For Black & Brown Skinned Parents

Here at MAMA Academy, we are empowering black and brown women as well as black and brown birthing people to make informed choices and advocate for themselves throughout their pregnancies and after childbirth.

The sad reality is that there are wide ethnic inequalities in perinatal mortality and babies of black ethnicity currently have the highest rates of both stillbirth and neonatal death.

Why are black and brown women more at risk?

The combined disadvantage for black, Pakistani and Bangladeshi ethnicities who are more likely to live in most deprived areas is associated with considerably higher rates. Key causes of death were congenital anomalies and placental causes. Improved strategies for investigation of stillbirth causes are needed to reduce unexplained deaths so that interventions can be targeted to reduce stillbirths.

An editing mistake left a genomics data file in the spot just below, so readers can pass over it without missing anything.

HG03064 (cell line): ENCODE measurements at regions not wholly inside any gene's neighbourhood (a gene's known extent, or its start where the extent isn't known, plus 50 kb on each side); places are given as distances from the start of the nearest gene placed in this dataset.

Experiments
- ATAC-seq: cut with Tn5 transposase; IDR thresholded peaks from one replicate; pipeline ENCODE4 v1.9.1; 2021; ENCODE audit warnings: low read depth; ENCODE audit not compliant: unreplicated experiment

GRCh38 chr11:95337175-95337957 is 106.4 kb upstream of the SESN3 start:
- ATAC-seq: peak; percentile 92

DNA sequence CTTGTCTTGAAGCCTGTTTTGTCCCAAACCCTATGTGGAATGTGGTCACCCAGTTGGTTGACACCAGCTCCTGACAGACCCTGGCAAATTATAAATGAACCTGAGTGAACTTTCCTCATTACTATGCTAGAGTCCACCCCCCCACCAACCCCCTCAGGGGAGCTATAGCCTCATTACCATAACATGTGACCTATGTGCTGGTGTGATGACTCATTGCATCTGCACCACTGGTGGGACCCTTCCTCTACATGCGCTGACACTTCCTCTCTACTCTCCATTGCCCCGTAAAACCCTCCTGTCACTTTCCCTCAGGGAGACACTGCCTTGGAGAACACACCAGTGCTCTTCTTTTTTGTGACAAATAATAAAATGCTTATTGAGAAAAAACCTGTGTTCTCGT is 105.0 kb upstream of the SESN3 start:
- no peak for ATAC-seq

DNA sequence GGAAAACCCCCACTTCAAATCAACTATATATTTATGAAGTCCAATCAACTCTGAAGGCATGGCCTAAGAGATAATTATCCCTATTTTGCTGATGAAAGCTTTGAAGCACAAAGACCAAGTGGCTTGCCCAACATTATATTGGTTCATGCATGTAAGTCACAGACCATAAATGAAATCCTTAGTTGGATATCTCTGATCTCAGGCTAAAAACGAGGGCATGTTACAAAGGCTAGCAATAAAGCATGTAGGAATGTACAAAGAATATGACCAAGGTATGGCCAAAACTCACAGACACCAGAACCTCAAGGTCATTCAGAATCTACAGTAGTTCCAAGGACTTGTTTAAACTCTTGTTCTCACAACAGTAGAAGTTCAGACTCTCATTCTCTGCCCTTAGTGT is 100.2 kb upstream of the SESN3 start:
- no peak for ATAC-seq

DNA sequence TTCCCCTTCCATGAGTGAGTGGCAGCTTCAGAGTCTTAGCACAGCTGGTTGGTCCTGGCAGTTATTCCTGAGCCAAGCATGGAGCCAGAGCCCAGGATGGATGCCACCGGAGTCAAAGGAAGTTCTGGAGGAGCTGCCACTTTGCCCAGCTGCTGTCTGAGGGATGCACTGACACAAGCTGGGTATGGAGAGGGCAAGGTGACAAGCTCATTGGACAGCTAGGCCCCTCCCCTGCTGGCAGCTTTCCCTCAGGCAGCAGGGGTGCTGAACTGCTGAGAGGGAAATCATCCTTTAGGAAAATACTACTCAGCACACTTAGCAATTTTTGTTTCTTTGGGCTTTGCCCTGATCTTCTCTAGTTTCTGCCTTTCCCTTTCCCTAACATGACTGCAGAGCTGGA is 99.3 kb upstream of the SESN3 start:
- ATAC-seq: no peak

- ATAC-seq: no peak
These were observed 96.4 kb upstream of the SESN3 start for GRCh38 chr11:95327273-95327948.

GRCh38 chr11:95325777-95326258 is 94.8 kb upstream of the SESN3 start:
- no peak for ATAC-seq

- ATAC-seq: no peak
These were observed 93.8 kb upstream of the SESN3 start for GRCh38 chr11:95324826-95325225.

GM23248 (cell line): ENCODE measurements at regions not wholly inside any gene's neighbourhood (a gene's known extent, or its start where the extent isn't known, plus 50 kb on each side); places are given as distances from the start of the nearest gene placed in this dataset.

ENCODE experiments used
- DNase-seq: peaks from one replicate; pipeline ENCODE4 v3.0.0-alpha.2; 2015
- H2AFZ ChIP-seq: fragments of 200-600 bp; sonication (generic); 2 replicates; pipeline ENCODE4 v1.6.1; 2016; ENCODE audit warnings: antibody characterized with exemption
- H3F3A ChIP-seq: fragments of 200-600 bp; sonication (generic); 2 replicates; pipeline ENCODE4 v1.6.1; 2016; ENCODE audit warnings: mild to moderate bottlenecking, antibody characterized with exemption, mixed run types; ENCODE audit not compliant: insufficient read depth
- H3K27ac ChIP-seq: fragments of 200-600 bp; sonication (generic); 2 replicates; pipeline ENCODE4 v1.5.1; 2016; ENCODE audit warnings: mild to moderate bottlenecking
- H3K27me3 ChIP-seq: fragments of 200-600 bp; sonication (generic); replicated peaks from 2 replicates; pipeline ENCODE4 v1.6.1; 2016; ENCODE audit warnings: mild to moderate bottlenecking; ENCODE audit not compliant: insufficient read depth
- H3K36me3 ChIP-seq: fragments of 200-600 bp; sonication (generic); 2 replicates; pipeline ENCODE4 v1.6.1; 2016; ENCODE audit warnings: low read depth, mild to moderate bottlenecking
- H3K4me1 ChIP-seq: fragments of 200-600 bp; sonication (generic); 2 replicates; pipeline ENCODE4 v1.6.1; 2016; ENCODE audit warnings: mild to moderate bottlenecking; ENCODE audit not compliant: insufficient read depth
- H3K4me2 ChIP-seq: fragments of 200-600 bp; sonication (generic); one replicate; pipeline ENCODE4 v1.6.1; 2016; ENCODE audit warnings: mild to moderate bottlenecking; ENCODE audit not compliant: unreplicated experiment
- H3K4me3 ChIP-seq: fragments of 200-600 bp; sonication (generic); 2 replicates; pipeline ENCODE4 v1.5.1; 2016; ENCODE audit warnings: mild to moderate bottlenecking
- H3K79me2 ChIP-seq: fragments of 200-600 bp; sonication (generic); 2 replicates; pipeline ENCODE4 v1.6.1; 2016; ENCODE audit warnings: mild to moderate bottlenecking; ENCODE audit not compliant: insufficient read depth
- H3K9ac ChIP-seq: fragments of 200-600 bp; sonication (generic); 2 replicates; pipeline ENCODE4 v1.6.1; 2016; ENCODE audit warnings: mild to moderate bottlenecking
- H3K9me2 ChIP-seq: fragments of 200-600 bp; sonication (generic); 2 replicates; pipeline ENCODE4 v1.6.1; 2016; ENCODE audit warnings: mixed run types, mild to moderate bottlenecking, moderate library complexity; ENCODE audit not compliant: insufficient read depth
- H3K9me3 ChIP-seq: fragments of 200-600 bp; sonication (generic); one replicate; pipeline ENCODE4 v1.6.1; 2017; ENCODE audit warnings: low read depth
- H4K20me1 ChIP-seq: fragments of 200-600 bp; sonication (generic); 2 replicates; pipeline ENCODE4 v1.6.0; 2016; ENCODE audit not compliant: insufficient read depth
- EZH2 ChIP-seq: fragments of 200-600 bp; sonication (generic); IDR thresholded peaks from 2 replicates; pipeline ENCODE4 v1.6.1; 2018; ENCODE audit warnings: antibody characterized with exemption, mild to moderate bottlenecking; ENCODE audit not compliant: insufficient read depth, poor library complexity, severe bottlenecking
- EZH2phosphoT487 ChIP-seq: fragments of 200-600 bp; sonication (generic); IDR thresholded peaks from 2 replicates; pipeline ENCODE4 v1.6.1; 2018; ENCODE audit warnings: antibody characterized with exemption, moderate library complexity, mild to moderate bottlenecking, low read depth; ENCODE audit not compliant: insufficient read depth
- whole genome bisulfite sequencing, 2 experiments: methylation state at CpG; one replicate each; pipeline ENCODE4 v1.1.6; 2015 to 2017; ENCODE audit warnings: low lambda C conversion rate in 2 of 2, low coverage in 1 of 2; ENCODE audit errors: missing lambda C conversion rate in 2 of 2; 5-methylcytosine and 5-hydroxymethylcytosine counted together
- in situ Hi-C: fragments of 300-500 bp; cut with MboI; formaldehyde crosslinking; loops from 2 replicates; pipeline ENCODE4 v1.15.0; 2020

What can be done?

As we strive to make childbirth safer for all mothers and babies, we are making a special effort to empower black and brown women to manage their health and wellbeing throughout their pregnancy to continue to reduce this disparity.

Empower yourself

Pregnancy can affect your health in the nine months you are pregnant, and beyond so think about your health before and after, as well as during your pregnancy. If you have a pre-existing health condition, try to get specialist advice before you get pregnant. Don’t stop existing medication without expert advice and report your condition to your maternity team as soon as you find out you are pregnant.

If you suffer from Epilepsy, learn how to make an informed decision about medication choices.